"If your God is so mighty, why doesn't He speak my language?"
A Cakchiquel (Guatemala) man to SIL founder William Cameron Townsend
Linguistics in SIL Cameroon focuses on researching undocumented national languages, training field linguists, and providing resources to assist in linguistic data collection and analysis.
SIL Cameroon's linguists do fieldwork in partnership with mother-tongue speakers. Together they engage in the collection, analysis, and organization of language data, with the aim of promoting the use of the language in various domains. The tangible result of this cooperative research is publication of technical articles, dictionaries, practical grammars, and written literature, both native-authored and translated.
SIL Cameroon offers linguistics training at its regional centres in Yaounde, Bamenda, and Maroua. The courses offered are both theoretical and applied, with an emphasis on application to fieldwork. Of particular interest are the Foundations for Writing and Foundations for Grammar series, which are designed to assist native speakers in discovering the structures of their languages and designing a writing system. (The French versions are known as Premiers pas à lécriture and Premiers pas à la grammaire respectively.) SIL also supports fieldwork by producing linguistics resources like textbooks and reference materials, and making software and fonts available all of which are designed to assist linguists in the field.
Although we use current linguistics theory in our collection and analysis of data, our specialty is in employing that theory in applied linguistic tasks. Our researchers come from a variety of linguistics schools and as an organization, we take a rather eclectic approach to field linguistics.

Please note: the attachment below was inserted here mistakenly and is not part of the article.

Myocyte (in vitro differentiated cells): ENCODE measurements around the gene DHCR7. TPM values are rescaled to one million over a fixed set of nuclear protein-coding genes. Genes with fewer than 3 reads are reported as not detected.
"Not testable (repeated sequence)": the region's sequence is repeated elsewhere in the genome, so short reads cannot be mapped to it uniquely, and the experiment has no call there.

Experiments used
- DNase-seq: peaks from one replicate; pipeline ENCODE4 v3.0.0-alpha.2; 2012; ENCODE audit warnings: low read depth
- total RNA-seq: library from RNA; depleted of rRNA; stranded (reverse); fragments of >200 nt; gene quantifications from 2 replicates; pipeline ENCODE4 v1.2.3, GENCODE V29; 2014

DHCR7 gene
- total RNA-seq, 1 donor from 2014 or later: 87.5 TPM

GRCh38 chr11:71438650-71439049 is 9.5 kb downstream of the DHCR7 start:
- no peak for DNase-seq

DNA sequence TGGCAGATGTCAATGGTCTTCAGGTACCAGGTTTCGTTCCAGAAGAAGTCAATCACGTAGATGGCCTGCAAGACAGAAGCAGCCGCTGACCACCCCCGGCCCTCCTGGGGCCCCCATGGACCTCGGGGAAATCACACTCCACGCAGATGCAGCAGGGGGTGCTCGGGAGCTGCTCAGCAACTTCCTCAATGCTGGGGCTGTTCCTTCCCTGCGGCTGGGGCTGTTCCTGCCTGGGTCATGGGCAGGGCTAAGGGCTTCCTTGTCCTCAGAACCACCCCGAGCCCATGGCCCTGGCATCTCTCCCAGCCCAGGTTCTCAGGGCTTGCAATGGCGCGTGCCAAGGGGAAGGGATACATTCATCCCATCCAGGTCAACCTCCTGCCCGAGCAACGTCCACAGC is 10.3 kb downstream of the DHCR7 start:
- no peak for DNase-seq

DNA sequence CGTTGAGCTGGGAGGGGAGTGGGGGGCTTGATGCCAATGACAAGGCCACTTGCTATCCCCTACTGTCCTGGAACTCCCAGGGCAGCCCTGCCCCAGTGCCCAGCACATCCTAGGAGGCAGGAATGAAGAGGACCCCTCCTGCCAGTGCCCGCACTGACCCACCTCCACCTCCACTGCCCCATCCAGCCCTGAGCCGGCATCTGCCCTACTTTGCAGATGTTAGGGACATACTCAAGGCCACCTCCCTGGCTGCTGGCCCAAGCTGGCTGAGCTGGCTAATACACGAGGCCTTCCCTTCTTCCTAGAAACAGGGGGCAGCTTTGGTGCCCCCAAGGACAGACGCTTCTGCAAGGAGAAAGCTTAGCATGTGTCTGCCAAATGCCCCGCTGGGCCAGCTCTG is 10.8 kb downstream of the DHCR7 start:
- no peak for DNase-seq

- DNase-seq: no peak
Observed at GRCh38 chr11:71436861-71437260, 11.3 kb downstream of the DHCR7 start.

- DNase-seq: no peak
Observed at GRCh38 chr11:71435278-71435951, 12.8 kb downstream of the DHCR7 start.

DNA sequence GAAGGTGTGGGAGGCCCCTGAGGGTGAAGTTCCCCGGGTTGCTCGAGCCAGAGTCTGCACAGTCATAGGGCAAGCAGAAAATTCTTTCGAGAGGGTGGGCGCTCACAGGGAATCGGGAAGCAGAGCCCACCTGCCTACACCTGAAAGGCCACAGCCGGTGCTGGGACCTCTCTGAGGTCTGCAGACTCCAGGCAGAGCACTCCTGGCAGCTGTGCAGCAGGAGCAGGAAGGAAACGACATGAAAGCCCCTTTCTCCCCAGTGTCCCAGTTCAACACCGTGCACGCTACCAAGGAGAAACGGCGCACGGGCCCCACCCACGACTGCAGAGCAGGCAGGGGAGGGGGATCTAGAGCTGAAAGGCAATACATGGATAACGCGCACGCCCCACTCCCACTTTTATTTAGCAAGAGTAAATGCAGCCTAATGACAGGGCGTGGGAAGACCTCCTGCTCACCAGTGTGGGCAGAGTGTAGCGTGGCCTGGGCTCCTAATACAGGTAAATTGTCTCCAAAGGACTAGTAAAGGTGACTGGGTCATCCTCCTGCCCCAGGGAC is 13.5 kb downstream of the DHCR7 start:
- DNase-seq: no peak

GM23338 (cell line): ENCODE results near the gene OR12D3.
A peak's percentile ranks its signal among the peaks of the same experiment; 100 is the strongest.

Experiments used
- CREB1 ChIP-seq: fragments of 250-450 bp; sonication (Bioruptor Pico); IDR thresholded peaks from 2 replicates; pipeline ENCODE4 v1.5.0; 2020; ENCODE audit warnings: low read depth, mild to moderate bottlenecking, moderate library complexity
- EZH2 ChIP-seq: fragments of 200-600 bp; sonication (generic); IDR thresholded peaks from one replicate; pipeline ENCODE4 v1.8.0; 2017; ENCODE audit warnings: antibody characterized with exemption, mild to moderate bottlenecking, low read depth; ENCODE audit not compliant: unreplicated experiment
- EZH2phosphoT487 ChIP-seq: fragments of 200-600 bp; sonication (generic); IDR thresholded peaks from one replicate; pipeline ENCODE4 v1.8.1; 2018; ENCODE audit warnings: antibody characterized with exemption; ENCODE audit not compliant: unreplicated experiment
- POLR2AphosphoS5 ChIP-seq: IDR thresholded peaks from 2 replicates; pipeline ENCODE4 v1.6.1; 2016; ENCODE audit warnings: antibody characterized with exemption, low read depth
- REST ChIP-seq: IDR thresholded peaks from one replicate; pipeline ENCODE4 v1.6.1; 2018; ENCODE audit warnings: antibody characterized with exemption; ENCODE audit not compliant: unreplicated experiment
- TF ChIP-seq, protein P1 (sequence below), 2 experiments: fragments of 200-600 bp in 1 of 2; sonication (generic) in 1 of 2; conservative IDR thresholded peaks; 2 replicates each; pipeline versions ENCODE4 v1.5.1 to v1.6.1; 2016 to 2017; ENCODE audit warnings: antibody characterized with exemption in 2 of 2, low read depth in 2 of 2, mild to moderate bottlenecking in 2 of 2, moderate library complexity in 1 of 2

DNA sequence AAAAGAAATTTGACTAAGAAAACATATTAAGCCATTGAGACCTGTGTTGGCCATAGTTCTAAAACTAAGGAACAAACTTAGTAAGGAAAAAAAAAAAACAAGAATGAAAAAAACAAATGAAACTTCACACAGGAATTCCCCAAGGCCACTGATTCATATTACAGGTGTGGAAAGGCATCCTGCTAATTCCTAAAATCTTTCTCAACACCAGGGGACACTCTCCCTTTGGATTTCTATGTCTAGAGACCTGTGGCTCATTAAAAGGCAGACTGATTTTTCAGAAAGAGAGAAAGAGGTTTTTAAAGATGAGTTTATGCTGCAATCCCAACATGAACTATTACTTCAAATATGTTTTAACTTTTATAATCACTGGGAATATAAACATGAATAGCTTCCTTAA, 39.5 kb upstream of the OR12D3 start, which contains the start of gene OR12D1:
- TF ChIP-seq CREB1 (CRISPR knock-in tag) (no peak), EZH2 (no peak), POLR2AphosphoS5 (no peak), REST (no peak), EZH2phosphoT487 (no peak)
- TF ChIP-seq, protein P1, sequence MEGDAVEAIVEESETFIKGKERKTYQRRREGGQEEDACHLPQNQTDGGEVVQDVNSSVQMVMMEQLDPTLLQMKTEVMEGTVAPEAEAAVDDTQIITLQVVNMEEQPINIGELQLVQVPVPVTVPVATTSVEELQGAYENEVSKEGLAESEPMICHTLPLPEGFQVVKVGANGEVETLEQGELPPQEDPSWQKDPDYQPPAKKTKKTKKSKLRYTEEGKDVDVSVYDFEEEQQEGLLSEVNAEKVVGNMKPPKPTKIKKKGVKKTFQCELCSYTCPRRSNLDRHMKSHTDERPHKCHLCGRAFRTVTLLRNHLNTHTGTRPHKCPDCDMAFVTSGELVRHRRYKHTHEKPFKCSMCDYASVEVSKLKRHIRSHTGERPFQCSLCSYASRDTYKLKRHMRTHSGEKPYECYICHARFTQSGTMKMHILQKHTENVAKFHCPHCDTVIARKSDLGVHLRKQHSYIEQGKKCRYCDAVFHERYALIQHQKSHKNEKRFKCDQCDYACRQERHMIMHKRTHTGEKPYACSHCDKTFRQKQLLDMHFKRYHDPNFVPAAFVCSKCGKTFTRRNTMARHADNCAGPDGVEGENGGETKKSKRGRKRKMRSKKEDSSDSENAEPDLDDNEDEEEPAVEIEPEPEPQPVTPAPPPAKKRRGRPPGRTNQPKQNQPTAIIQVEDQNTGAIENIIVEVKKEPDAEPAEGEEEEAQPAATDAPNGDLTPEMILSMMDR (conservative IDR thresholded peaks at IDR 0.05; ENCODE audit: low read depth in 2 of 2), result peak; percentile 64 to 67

Archiving and publishing of language data are a high priority for SIL Cameroon. As part of this effort, we are preparing an increasing amount of language data for electronic accessibility.
1 - Fieldwork and Research
SIL's field linguists work in partnership with mother-tongue speakers. Together they engage in the collection, analysis, and organization of language data.
2 - Linguistic Training
We offer training at our regional centres in Yaounde, Bamenda, and Maroua. The linguistics courses offered are both theoretical and applied, but with a focus on applied.
3 - Resources for Doing Linguistics
SIL produces resources to help fieldworkers and researchers carry out their linguistic analyses, including textbooks, reference material, software and fonts.
Through its fieldwork, SIL seeks to help document the undocumented languages of the world.
SIL's field linguists work in partnership with mother-tongue speakers. Together they engage in the collection, analysis, and organization of language data. A particular focus is to help document the lesser-known languages of the world, including endangered languages. SIL endeavours to share both the data and the results of analysis in order to contribute to the overall knowledge of language.